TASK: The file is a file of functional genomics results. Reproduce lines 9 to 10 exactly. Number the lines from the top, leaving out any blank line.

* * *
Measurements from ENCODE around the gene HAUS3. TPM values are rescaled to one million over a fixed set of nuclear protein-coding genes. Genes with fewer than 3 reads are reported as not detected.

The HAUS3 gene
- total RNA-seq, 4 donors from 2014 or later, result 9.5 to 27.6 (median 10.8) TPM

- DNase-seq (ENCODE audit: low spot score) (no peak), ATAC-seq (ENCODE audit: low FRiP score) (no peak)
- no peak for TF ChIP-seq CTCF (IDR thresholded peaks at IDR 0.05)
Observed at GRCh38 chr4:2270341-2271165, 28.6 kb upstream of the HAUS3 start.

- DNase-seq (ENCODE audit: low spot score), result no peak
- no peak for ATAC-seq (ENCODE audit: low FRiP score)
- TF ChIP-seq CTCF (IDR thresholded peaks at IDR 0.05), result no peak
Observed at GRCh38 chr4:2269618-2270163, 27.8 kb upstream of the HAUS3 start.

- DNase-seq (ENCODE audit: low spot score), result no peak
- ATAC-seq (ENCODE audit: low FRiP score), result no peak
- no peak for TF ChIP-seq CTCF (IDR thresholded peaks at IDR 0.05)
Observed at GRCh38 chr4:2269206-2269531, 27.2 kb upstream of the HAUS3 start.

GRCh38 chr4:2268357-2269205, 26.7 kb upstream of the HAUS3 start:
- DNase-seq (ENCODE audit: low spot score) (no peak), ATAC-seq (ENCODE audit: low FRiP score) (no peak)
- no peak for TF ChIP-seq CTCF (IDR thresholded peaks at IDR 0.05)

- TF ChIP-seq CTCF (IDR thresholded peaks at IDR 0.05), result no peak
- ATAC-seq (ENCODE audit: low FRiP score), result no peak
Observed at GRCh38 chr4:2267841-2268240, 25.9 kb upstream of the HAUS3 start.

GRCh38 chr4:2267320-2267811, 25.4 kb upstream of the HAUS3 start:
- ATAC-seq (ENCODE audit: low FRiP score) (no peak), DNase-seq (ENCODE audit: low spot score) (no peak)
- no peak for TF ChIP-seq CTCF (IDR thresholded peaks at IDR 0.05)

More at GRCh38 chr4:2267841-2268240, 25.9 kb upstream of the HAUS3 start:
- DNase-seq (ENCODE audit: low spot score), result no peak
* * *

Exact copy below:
- TF ChIP-seq CTCF (IDR thresholded peaks at IDR 0.05), result no peak
Observed at GRCh38 chr4:2269618-2270163, 27.8 kb upstream of the HAUS3 start.